The 17-module online video course serves as an in-depth guide to the unique aspects of flying a taildragger. From preflight to mastering crosswind landings, and all the steps in between, Wagstaff serves as a valuable knowledge source for flying conventional-gear aircraft.
“Hopefully, when you see the name Sporty’s or you see my name, you know that you’re going to get a quality product… there’s some good stuff out there on YouTube and then there’s some not so good stuff… I hope people know they’re getting a really quality product and that they can trust what we’re telling them,” said Wagstaff.
Wagstaff, a world-renowned airshow performer, backcountry pilot, and flight school owner, began her aerobatic journey at the age of 30. Five years later, she earned a spot on the US Aerobatic Team, where she became the first woman to win the U.S. National Aerobatic Championships. In addition to performing and competing, Wagstaff also uses aviation to serve others. Wagstaff volunteers with the Kenya Wildlife Service, where she provides recurrency and aerobatic training to officers patrolling for poachers.
In addition to Wagstaff’s step-by-step instructions for all phases of tailwheel flight, accompanying animated illustrations, and quiz material, the course also details the differences (yet similarities) in flying tailwheel aircraft ranging from Piper Cubs on grass to de Havilland Otters on glaciers.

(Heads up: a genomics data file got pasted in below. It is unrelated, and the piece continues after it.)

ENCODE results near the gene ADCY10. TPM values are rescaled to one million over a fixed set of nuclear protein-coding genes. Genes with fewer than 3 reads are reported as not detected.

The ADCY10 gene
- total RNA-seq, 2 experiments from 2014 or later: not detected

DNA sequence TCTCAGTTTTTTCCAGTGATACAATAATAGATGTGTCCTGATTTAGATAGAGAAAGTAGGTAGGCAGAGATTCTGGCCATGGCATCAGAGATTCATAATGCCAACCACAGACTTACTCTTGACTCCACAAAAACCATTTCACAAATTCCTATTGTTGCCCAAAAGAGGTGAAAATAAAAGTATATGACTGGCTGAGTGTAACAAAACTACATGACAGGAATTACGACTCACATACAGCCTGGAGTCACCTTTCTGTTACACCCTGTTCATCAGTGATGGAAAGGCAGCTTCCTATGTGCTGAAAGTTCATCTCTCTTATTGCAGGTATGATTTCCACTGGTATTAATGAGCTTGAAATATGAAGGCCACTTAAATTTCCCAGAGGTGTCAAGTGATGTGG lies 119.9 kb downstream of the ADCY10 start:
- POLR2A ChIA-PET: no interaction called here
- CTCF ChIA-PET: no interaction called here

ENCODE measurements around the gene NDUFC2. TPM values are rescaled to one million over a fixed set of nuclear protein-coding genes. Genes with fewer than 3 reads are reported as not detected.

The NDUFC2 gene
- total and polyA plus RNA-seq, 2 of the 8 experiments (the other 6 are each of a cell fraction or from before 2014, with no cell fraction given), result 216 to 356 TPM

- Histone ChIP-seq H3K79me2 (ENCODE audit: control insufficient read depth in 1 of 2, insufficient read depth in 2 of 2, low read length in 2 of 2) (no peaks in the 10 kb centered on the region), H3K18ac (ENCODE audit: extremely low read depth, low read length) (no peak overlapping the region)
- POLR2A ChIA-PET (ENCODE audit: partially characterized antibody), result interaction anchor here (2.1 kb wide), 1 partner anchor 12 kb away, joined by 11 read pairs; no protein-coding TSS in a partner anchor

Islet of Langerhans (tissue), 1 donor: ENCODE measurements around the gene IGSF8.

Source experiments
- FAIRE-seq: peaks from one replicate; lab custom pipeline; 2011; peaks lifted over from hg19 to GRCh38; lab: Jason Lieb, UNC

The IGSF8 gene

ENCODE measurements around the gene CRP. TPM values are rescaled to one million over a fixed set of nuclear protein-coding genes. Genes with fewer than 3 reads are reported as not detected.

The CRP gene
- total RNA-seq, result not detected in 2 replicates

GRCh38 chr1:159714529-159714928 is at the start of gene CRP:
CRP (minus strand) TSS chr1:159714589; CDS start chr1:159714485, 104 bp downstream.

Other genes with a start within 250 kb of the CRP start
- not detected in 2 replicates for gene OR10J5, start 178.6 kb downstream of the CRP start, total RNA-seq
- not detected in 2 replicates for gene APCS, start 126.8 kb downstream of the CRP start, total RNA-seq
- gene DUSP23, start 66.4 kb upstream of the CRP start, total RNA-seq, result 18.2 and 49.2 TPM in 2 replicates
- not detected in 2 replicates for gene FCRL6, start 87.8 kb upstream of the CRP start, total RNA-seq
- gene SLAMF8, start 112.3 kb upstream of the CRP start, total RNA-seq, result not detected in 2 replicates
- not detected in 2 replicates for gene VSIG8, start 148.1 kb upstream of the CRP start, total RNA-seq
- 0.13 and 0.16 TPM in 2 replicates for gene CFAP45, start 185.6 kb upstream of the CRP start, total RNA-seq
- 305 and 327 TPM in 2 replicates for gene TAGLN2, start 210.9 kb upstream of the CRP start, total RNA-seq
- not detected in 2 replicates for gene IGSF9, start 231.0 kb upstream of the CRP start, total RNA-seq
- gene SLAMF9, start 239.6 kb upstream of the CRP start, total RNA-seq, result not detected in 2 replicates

“With all…the different [types] of flying that we talk about [in] different types of airplanes, the basic rules apply. And that was the main thing to get across in this video… it’s still an airplane. When you push the stick forward, you’re going to pick up speed; you’re going to go faster. The house is going to get bigger [and] when you pull back [the house gets] smaller. And if you don’t use your rudder properly, you’re going to be in trouble… It all applies the same exact way,” said Wagstaff.
Although some may cringe at the thought of sitting through another training course, Sporty’s and Wagstaff’s content should not warrant such a response. In addition to the highly educational content, the tailwheel course is an enjoyable program featuring impressive footage from aerobatic adventures in Florida, grass-strip hopping in the Midwest, and even backcountry and mountain flying in Alaska.
Although Alaska offered stunning backdrops for filming different aspects of remote tailwheel flying, the Last Frontier also presented various challenges for the production crew. “We were [filming] right in the middle of a field with a bunch of blueberries, so we’re chasing bears away at some points with the airplane. [It] kept us on our toes,” said Bret Koebbe, vice president of Sporty’s Academy Inc. “We didn’t really get back and really appreciate what we’d just gone through until we got back and looked at the footage. And you’ll see that in the course.”